AUSTERITY SPAIN

Government to charge illegal immigrants for healthcare

Rajoy administration tweaks previous full-exclusion decree

Doctors' association calls on medics to rebel

The government's plan to completely exclude illegal immigrants from the public healthcare system has been adapted to include a minor concession: undocumented foreigners will be able to access medical services under specific circumstances, or for a price.

The proposal being drawn up by Mariano Rajoy's administration, to which EL PAÍS has had access, is similar in effect to an insurance policy for private healthcare. For the under-65s, the cost will be 710.40 euros a year, or 59.20 a month. For those over 65, the fee will rise to 1,864.80, or 155.40 a month. In both instances the payment will allow access only to basic state healthcare services. Costs for medicine and health transport services will be excluded and should a monthly payment be missed, the policy-holder will have their medical access suspended for three months.

As in a previous decree signed in April, minors and pregnant women are excluded from the policy system and entitled to free healthcare. Even so, for prescription medicines these groups will have to pay 40 percent of the cost.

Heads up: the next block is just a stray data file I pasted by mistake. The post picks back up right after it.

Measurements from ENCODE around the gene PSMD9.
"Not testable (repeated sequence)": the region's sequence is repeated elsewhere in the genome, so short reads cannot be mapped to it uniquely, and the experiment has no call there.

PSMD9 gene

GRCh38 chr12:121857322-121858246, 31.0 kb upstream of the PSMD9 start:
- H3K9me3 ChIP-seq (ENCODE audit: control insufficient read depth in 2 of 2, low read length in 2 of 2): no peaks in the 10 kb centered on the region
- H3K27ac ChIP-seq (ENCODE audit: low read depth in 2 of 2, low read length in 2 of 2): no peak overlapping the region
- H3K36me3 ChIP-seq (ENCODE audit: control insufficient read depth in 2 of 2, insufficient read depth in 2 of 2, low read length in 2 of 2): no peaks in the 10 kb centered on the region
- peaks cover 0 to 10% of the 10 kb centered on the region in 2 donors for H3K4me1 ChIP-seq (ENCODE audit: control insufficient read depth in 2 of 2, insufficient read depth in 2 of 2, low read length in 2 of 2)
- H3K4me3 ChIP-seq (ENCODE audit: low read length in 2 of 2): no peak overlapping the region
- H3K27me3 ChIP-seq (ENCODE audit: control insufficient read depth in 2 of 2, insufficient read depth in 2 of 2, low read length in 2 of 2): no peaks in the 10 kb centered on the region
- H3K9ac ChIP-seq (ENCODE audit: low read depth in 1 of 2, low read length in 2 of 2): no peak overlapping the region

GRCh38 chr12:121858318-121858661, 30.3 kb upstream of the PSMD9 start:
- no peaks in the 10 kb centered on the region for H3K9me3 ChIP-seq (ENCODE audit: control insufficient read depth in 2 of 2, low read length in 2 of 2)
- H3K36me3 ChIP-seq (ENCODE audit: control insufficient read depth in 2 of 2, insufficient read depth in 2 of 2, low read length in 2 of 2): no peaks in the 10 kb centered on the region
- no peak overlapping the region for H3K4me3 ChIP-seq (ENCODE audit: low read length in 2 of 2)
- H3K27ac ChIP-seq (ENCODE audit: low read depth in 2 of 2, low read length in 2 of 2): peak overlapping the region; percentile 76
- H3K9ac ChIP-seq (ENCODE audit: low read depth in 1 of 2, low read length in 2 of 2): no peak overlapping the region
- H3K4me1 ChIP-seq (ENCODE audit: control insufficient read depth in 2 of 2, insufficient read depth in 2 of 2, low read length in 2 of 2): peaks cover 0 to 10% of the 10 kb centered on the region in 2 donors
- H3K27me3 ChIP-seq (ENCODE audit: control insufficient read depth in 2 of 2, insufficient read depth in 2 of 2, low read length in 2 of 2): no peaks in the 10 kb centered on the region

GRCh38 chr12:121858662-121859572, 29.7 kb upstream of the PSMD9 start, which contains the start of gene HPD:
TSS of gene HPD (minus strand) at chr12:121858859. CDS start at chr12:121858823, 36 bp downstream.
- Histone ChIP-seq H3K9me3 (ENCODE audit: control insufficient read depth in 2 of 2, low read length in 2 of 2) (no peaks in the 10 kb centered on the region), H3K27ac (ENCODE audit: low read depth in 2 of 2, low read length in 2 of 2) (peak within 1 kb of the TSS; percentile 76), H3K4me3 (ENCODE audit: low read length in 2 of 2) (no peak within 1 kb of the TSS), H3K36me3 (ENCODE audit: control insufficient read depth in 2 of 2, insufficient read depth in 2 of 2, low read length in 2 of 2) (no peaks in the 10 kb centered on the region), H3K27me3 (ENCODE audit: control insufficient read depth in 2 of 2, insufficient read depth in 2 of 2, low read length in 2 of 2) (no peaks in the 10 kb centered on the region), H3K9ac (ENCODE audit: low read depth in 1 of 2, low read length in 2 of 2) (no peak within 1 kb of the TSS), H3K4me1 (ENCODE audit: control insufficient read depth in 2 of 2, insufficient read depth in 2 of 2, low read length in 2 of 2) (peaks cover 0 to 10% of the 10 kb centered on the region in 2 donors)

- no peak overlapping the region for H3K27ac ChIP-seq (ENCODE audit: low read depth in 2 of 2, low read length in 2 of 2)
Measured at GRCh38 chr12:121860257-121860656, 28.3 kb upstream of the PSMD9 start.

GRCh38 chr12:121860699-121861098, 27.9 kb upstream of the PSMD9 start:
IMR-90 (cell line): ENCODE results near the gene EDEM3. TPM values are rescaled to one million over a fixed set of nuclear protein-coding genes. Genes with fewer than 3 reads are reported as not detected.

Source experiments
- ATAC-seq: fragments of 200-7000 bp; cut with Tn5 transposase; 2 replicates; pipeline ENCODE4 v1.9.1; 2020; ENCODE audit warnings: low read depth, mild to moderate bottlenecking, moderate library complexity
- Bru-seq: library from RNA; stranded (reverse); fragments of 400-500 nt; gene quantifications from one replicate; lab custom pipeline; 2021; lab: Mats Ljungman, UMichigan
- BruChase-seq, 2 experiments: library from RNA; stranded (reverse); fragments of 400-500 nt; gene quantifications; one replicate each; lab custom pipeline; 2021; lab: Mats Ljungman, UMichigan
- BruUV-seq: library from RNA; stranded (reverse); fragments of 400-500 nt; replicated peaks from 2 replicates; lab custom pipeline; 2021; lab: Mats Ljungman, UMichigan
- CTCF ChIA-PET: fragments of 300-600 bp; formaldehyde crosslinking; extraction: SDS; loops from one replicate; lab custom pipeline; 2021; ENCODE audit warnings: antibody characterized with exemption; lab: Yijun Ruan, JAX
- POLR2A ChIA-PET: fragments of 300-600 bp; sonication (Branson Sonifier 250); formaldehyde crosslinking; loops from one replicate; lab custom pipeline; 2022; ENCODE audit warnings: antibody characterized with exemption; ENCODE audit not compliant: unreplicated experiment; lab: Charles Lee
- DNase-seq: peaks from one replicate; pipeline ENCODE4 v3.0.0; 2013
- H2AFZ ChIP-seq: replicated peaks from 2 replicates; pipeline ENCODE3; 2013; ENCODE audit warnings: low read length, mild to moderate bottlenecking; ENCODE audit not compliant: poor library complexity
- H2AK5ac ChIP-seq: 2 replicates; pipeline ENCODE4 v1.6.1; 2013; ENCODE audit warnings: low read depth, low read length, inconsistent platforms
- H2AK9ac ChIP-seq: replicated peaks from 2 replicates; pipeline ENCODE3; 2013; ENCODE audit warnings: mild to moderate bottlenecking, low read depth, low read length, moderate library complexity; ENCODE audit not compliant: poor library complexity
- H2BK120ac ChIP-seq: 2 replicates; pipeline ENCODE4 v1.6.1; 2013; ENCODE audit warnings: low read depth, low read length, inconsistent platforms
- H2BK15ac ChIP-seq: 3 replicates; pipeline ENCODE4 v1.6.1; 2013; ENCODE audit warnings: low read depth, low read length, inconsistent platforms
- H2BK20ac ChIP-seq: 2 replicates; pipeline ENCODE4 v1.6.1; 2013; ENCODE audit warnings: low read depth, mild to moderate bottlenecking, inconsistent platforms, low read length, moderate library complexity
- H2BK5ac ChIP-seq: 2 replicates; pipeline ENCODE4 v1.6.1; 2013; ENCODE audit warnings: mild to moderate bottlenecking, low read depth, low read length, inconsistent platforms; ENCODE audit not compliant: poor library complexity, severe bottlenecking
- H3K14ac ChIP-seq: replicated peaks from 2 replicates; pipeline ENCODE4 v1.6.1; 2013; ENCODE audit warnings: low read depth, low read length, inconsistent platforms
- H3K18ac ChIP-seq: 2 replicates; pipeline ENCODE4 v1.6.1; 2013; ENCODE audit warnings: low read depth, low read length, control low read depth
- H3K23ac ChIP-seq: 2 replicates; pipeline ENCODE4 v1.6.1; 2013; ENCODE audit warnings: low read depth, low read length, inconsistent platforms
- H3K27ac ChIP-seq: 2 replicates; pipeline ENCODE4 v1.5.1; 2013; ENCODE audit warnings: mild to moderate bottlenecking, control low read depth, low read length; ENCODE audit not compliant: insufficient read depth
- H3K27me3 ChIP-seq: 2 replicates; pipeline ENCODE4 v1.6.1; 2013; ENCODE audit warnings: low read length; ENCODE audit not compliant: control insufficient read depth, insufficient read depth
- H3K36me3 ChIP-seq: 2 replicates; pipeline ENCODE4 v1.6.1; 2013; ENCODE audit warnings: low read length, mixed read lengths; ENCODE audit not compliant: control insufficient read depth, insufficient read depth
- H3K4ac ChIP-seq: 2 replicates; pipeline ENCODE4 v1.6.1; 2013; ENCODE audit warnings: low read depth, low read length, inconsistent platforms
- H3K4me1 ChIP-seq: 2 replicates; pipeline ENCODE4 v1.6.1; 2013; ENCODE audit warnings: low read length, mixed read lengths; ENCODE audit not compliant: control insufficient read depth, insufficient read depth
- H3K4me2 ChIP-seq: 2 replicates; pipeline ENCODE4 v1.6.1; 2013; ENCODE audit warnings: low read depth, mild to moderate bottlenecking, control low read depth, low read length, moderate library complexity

Other people exempt from the new regulation are those that have suffered any type of ill-treatment and asylum-seekers. Many regions, including Andalusia, the Basque Country and Asturias, plan to oppose the Health Ministry's order to bar the doors of surgeries to non-resident immigrants as of September. It will fall to the regions to carry out the implementation of the plan, including checking documents and managing the policy system.

The Spanish society of primary care physicians, SEMFyC, has already called on doctors to ignore the government decree.

Para poder comentar debes estar registrado en Eskup y haber iniciado sesión

Darse de alta ¿Por qué darse de alta?

Otras noticias

LATIN AMERICA

Michoacán murders soar despite security offensive

Paula Chouza México

National homicide rate has dropped but kidnappings are on the rise

Brazil struggles with growing security problem ahead of World Cup

Unrest on the rise as 'favela' residents complain of police abuses

Panama Canal workers go on strike over salaries

EFE Panama City

Work stoppage comes after cost-overruns agreement reached

Court orders Santos to reinstate fired Bogota mayor

Former guerrilla was removed from office for violating free-market reforms

Rio shantytown violence spreads to Copacabana

Residents of nearby 'favela' block roads in famous beachside district, forcing shops to close early

Brazil passes far-reaching internet law

Bill establishes rules for providers and guarantees for users

Lo más visto en...

» Top 50

Webs de PRISA

cerrar ventana